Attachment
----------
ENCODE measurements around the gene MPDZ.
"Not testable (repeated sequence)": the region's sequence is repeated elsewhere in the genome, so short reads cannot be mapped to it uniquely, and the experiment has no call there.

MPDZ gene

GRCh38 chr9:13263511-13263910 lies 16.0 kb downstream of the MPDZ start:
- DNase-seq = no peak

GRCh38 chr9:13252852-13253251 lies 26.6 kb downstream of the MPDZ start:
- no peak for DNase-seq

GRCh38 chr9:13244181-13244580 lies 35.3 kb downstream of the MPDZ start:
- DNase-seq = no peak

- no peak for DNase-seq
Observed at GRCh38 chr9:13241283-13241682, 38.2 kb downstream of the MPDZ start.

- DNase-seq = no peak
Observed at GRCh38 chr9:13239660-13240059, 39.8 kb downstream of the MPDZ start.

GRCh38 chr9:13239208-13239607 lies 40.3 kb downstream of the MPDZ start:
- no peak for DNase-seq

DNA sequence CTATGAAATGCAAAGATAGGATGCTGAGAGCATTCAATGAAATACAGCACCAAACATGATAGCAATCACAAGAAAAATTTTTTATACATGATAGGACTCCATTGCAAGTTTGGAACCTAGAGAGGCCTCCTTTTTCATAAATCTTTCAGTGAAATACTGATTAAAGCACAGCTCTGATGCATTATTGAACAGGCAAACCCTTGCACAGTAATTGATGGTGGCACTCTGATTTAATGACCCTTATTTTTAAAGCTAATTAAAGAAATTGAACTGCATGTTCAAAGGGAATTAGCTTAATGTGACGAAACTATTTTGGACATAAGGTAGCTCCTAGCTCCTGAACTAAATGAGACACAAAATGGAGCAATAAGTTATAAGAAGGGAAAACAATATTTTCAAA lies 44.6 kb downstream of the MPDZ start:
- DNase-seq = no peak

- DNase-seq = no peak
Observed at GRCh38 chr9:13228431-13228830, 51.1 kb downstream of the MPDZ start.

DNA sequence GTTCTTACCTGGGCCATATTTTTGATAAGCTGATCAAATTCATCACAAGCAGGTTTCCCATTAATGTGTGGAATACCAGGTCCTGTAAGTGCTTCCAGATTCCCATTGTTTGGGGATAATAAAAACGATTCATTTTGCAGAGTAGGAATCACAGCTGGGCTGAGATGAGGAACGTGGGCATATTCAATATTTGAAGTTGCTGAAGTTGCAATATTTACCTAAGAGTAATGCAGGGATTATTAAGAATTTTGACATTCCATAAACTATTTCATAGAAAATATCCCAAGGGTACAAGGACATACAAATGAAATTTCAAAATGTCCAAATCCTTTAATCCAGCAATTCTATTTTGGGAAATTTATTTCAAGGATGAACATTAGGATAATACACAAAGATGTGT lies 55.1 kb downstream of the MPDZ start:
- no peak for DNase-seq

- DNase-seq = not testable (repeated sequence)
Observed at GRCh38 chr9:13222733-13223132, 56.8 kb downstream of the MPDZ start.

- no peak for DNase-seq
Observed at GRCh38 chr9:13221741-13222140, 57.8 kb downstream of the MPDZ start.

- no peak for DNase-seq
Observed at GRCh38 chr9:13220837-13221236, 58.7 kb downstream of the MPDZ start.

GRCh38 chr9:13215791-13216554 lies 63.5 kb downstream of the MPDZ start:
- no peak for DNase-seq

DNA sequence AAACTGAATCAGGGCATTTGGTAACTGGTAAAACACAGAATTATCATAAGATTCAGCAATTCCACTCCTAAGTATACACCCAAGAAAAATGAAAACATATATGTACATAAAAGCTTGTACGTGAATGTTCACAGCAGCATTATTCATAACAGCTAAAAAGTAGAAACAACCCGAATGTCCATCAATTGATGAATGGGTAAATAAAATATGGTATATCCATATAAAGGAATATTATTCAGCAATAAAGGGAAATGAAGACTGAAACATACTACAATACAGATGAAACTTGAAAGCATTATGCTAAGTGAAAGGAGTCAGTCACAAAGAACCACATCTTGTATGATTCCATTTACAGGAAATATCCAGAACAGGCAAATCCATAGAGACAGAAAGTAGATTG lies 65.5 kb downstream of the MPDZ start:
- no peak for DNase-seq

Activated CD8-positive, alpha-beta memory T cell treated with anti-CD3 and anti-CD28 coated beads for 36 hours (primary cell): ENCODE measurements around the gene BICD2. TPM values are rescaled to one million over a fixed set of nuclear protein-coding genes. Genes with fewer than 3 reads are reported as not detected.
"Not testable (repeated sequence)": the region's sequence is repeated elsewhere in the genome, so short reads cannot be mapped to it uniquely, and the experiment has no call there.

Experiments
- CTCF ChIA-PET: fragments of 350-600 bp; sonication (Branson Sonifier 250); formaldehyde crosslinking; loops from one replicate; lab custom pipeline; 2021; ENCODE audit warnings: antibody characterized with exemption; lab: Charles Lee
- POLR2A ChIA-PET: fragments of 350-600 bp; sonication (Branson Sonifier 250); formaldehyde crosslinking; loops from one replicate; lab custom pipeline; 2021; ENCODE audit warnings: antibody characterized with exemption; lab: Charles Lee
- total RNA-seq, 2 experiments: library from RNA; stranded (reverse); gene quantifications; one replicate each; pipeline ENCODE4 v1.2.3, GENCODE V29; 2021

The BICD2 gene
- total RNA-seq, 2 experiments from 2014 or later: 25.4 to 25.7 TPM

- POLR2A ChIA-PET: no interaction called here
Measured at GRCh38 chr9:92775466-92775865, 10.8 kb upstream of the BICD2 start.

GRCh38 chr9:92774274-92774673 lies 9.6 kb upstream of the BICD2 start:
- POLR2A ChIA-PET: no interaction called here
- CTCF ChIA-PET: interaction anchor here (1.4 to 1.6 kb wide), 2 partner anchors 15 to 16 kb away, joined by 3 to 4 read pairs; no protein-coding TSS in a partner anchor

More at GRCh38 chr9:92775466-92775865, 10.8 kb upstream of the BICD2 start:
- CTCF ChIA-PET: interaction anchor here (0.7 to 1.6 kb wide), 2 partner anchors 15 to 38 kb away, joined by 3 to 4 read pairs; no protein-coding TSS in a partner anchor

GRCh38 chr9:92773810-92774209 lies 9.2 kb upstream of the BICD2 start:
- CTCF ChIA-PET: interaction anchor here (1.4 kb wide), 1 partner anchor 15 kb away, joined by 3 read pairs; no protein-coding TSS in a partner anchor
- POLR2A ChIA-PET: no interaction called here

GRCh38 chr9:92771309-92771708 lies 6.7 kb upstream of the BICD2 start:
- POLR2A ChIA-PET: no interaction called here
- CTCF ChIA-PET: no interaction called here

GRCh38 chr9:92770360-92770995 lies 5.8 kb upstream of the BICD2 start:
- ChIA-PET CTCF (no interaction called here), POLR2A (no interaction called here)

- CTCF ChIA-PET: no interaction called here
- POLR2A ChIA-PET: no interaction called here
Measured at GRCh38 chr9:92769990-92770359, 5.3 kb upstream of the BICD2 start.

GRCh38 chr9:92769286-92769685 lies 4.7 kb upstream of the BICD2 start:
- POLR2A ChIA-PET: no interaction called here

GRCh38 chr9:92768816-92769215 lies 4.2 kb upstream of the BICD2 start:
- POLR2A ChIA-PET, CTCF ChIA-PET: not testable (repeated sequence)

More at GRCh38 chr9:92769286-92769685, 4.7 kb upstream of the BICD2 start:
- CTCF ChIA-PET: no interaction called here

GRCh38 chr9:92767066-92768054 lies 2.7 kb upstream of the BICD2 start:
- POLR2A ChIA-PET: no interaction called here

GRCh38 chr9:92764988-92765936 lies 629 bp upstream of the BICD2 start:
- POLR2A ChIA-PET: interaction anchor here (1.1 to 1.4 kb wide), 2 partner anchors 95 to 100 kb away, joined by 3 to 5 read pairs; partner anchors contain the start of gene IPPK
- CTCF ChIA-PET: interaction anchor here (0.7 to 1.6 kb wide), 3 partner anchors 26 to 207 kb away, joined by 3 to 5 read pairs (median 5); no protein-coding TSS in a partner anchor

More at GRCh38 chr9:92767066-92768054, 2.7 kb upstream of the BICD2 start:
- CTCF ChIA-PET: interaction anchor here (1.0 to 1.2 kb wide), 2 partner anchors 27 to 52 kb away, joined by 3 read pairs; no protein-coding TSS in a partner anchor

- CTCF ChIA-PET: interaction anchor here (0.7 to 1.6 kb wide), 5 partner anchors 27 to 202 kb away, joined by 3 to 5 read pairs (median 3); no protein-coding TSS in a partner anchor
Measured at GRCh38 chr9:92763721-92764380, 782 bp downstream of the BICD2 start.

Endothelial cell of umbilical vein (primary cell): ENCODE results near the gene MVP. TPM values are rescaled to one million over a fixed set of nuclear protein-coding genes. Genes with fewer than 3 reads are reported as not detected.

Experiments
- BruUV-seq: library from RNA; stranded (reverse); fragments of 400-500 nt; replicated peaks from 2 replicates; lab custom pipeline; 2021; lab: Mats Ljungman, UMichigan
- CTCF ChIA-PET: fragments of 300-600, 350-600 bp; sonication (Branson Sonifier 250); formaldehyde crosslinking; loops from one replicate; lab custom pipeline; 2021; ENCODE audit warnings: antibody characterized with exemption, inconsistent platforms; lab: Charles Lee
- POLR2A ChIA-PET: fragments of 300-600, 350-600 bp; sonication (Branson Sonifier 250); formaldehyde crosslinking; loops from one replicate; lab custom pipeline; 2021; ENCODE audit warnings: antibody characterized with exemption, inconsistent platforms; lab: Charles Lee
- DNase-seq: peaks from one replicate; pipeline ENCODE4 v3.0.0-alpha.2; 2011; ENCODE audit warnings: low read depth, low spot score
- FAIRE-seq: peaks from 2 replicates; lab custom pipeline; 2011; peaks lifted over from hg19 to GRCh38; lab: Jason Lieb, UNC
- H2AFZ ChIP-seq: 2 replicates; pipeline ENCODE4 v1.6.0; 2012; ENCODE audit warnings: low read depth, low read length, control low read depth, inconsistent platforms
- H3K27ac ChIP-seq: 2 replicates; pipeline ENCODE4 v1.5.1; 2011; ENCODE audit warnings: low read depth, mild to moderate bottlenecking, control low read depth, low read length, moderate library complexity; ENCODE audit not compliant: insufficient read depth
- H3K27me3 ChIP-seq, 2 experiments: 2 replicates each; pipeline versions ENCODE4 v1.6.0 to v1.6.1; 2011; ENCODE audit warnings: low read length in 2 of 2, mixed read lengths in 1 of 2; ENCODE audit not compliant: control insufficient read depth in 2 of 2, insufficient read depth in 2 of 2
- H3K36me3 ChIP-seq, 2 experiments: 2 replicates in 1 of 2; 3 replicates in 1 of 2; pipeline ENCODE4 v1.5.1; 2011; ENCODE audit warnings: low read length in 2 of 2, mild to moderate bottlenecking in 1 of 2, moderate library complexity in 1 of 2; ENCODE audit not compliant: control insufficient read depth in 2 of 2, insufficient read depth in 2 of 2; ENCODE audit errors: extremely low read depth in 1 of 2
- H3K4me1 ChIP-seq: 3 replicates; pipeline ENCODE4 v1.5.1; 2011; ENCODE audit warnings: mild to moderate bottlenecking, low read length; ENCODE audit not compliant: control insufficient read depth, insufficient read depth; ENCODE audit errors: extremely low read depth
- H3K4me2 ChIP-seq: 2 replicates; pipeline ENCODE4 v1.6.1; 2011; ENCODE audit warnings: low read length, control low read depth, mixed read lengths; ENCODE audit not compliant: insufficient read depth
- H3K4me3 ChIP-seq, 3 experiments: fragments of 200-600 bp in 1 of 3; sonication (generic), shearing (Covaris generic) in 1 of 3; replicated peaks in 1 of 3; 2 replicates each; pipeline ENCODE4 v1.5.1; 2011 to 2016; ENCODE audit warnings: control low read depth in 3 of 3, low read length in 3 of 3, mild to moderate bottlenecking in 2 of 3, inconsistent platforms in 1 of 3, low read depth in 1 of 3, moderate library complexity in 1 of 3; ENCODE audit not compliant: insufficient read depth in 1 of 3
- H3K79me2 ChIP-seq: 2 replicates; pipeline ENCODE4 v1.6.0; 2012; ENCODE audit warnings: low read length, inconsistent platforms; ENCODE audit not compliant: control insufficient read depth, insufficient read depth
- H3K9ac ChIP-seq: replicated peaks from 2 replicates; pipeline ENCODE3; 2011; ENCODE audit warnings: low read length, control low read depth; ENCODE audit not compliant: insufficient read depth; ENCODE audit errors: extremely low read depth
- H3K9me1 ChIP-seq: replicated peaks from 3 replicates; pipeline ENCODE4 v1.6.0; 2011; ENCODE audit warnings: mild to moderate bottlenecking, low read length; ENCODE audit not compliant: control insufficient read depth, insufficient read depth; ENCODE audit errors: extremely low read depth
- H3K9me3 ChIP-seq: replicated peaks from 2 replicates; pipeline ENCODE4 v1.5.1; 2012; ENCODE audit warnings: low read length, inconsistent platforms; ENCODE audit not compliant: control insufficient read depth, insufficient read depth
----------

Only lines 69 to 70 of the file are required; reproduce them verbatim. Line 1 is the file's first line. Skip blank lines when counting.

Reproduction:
More at GRCh38 chr9:92767066-92768054, 2.7 kb upstream of the BICD2 start:
- CTCF ChIA-PET: interaction anchor here (1.0 to 1.2 kb wide), 2 partner anchors 27 to 52 kb away, joined by 3 read pairs; no protein-coding TSS in a partner anchor